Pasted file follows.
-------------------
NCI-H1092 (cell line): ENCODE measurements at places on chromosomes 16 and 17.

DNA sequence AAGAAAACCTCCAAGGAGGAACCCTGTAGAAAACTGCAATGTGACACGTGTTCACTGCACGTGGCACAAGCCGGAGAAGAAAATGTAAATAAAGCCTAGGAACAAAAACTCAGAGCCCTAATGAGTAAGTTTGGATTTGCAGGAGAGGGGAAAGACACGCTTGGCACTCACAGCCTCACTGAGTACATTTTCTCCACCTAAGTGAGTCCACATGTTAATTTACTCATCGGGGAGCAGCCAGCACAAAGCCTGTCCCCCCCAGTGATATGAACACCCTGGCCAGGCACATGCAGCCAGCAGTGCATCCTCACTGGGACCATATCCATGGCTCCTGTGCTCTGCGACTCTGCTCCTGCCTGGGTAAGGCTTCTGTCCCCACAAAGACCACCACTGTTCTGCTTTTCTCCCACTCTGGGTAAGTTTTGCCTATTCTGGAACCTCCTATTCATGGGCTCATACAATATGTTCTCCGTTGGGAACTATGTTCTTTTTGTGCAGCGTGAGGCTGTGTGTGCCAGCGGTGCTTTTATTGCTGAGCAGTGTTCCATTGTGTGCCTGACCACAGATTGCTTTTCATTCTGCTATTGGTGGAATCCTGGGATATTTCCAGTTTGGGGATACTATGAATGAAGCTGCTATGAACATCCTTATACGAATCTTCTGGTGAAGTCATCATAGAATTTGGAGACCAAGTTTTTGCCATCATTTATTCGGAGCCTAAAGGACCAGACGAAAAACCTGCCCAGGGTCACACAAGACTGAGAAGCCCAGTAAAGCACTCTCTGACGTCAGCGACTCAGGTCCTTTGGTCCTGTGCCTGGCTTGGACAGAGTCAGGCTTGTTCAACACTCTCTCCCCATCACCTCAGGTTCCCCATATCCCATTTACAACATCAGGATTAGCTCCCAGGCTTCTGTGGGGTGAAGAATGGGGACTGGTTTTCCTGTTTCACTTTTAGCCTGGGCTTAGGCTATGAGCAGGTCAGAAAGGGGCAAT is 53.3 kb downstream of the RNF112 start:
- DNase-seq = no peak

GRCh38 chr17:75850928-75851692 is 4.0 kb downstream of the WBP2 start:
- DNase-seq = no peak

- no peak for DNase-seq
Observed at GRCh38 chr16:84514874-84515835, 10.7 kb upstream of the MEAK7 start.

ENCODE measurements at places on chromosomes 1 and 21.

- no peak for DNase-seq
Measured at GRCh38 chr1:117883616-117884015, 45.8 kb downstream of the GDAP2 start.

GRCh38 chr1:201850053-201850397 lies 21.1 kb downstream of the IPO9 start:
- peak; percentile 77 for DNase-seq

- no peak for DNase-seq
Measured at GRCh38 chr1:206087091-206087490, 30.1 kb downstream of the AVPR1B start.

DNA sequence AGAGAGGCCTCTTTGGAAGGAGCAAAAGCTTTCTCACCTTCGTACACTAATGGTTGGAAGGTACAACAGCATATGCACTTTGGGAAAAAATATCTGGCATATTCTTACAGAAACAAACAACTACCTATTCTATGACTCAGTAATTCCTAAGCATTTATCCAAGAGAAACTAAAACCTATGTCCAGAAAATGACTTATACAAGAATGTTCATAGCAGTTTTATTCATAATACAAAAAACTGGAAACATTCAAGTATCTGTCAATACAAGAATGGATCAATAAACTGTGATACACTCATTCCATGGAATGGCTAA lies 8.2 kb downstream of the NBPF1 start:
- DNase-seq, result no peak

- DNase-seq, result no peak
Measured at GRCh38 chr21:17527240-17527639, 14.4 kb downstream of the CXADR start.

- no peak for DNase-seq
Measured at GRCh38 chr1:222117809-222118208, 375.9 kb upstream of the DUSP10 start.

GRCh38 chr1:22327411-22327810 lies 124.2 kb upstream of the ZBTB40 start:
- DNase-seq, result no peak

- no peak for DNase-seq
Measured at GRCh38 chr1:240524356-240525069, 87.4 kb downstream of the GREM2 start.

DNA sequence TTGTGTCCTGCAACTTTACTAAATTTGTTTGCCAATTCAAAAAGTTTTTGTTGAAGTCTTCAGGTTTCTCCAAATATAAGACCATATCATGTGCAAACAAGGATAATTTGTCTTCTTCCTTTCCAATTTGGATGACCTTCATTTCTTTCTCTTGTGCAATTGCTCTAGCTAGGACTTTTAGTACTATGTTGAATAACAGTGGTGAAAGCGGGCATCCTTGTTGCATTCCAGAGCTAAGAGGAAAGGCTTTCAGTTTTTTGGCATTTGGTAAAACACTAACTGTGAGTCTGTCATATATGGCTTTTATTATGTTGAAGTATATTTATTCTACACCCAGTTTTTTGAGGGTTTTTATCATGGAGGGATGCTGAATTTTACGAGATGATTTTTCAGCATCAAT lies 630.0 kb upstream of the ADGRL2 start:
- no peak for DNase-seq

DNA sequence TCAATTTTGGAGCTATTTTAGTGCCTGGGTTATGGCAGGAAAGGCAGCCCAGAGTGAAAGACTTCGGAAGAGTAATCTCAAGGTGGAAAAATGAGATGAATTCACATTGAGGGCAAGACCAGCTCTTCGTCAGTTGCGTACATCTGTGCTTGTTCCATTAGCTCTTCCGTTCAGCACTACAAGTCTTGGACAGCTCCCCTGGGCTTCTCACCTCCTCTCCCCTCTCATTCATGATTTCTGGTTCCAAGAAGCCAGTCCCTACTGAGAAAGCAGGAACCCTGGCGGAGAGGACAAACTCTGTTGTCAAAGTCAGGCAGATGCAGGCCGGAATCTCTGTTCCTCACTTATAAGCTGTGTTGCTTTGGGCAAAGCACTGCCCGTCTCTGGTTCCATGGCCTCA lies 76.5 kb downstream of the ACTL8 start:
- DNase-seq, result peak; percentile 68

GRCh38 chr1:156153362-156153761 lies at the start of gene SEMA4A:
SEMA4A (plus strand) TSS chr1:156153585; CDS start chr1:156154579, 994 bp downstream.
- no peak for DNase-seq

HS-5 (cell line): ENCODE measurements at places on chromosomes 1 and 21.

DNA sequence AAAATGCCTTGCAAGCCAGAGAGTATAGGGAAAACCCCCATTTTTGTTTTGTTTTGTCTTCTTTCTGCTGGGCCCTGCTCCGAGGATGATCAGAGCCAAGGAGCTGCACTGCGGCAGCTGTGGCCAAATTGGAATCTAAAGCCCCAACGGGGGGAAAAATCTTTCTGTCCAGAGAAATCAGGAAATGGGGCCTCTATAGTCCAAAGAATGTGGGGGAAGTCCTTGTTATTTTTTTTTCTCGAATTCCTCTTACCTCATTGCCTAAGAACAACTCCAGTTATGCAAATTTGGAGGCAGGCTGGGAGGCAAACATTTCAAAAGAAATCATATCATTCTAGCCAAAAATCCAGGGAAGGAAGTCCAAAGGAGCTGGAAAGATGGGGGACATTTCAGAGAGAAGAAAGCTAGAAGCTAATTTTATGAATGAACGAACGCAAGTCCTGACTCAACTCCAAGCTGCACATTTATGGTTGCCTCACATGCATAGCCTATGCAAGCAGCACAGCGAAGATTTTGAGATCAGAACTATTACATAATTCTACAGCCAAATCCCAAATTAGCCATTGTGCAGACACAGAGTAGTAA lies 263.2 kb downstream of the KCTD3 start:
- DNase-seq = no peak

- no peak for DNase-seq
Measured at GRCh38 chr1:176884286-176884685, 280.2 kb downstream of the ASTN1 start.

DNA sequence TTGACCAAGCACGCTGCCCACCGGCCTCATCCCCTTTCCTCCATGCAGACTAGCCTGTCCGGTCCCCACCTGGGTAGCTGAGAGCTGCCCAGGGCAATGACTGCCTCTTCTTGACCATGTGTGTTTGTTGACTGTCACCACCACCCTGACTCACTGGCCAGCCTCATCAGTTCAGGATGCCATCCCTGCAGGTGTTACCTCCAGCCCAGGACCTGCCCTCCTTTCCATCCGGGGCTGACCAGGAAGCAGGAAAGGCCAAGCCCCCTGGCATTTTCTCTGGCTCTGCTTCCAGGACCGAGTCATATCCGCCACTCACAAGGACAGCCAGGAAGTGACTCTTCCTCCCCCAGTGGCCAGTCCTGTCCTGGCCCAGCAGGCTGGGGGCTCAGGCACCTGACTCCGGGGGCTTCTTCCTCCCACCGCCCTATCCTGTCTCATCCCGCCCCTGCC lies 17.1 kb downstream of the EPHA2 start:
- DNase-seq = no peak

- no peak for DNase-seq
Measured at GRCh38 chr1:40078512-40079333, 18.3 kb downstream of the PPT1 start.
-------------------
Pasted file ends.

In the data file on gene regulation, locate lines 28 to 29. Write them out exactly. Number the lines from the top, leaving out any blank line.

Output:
- DNase-seq, result peak; percentile 68

GRCh38 chr1:156153362-156153761 lies at the start of gene SEMA4A: